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Monday, September 21, 2020

The Back Burner: Recipes for Onasadhya at Home: Part 4

Avial and Olan are the two dishes in an onasadhya that allow coconut, one of the key ingredients in Malayali cuisine, to take centrestage

Written by Pooja Pillai | New Delhi | August 29, 2020 12:50:57 pm
onam special, onam recipes, onam sadhya recipes, the back burner, pooja pillai column, indianexpress,Celebrate Onam by making Onasadhya at home with these special recipes. (Source: Getty Images/Thinkstock; designed by Gargi Singh)

The final installment of essential Onasadhya recipes features two dishes that I have grown to love only as an adult, when I’m better able to appreciate the lighter, more adroit workings of coconut as an ingredient. Avial and Olan both deploy the innate nutty sweetness of coconut in different but marvellously effective ways; the former, through the use of fresh coconut paste and the latter through the use of coconut milk.

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Neither of these dishes is very difficult to make, although avial may take a little long to prep for, thanks to all the vegetables that one uses in it. Both dishes also call for the vegetables used to be cut in very precise ways, but this is really not as much of a bother as one might imagine.

ALSO READ | The Back Burner: Make your own sadhya for Onam: Part 1

Note: Both recipes require coconut oil for flavour, so try and get some if you intend to prepare either of these


onam special, onam recipes, onam sadhya recipes, the back burner, pooja pillai column, indianexpress, Avial is made with a medley of vegetables, cooked with a coconut and curd. (Photo: Pooja Pillai)

Avial is made with a variety of vegetables, cooked with a coconut paste. The sweetness of the coconut is enlivened by the addition of a souring agent – usually dahi, although tamarind and, sometimes, raw mango are also used. The result is a dish that is delicious, but also very light on the palate. Barely any spices go into the making of avial, and there’s no tempering involved. You can taste each individual vegetable used and yet, everything comes together as a cohesive whole.


About ½ cup each of:
Elephant foot yam
Ash gourd
Yellow pumpkin
Drumstick (moringa)
Raw plantain
Potato (optional)
Carrot (optional)
(All the vegetables used must be cut to approximately the length and width of your little finger)

Fresh coconut, grated – 1 cup
Curd (sour is better) – 1 cup
Dried red chillies – 2-3
Cumin seeds – 1 tsp
Coconut oil – 1 tbsp
Curry leaves – 1 sprig
Turmeric – ½ tsp
Salt, to taste


On medium flame, cover and cook the vegetables with about a tsp of the coconut oil, some salt and turmeric. You may add a little water, if you think it’s necessary, but usually it isn’t. Just make sure that while the vegetables are cooked all the way through, they’re still firm.
While the vegetables cook, grind the grated coconut with cumin seeds and dried red chillies, then mix it with the curd.
Once the vegetables are done, stir in the coconut-curd mixture and heat on medium flame for a bit. Do not let it boil.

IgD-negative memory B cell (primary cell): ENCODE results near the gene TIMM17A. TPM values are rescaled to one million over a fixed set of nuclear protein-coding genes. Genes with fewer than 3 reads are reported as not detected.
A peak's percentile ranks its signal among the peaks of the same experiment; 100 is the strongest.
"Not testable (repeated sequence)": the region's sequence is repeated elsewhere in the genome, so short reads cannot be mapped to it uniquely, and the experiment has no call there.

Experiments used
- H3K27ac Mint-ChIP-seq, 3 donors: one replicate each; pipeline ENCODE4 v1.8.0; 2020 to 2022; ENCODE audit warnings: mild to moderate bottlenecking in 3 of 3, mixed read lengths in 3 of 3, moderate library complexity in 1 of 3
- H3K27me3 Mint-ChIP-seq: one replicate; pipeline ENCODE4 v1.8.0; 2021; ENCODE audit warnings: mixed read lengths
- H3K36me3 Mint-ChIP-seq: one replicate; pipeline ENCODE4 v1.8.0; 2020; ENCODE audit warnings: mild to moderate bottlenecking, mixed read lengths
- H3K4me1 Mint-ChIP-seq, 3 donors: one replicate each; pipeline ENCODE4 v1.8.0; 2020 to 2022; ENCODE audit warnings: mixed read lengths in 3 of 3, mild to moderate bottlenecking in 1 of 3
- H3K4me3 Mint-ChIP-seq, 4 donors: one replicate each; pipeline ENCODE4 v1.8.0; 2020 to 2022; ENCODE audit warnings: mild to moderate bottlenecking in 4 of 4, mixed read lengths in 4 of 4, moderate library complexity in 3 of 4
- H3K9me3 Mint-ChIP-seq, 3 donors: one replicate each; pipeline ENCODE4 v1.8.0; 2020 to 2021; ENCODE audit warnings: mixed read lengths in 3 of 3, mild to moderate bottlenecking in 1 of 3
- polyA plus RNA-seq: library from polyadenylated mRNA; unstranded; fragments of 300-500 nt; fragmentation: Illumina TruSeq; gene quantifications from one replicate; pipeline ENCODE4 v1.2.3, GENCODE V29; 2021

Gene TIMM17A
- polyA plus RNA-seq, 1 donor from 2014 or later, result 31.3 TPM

Once you’ve turned off the flame, top the avial with some torn-up curry leaves and pour the remaining raw coconut oil over it.

ALSO READ | No gatherings, little fun, a low-key sadhya: Malayalis’ Onam plans amid the pandemic


onam special, onam recipes, onam sadhya recipes, the back burner, pooja pillai column, indianexpress, Olan is one of the mildest dishes in a sadhya, relying wholly on coconut for its beautiful taste. (Photo: Pooja Pillai)

Anyone can fall in love with the blockbuster flavours of sambar, payasam or puli inji, but it takes someone with a truly discerning palate to appreciate olan. One of the mildest components of the sadhya, olan relies wholly on coconut for its taste, using both coconut milk and oil. This makes it mildly sweet and nutty, but with a nice hit of heat from green chillies and ginger.


Ash gourd – 1 cup
Yellow pumpkin – 1 cup
(Both need to be cut in flat, square pieces about an inch across)
Green chillies, slit lengthwise – 2
Fresh ginger, minced – 1 tsp
Thick coconut milk – 1 cup
Coconut oil – 1 tbsp
Curry leaves – 1 sprig
Salt, to taste

ALSO READ | ‘Onam is like an emotion’: Non-resident Keralites miss going home amid the pandemic


On medium flame, cover and cook the vegetables in about a cup of water, along with green chillies, ginger and salt.
Once done, stir in the coconut milk and allow it to simmer for a couple of minutes.
Turn off the flame and pour raw coconut oil over the olan, along with shredded curry leaves.

ALSO READ | The Back Burner: Recipes for Onasadhya at home: Part 2

Note: A slightly heavier, perhaps more traditional version of olan uses cowpeas along with the vegetables. If you’re planning to include it in your dish, then soak about half a cup overnight and pressure cook it the next day. Add it to the olan along with the coconut milk.

[The Back Burner is a weekly blog that will talk about all things food (with recipes, of course)]

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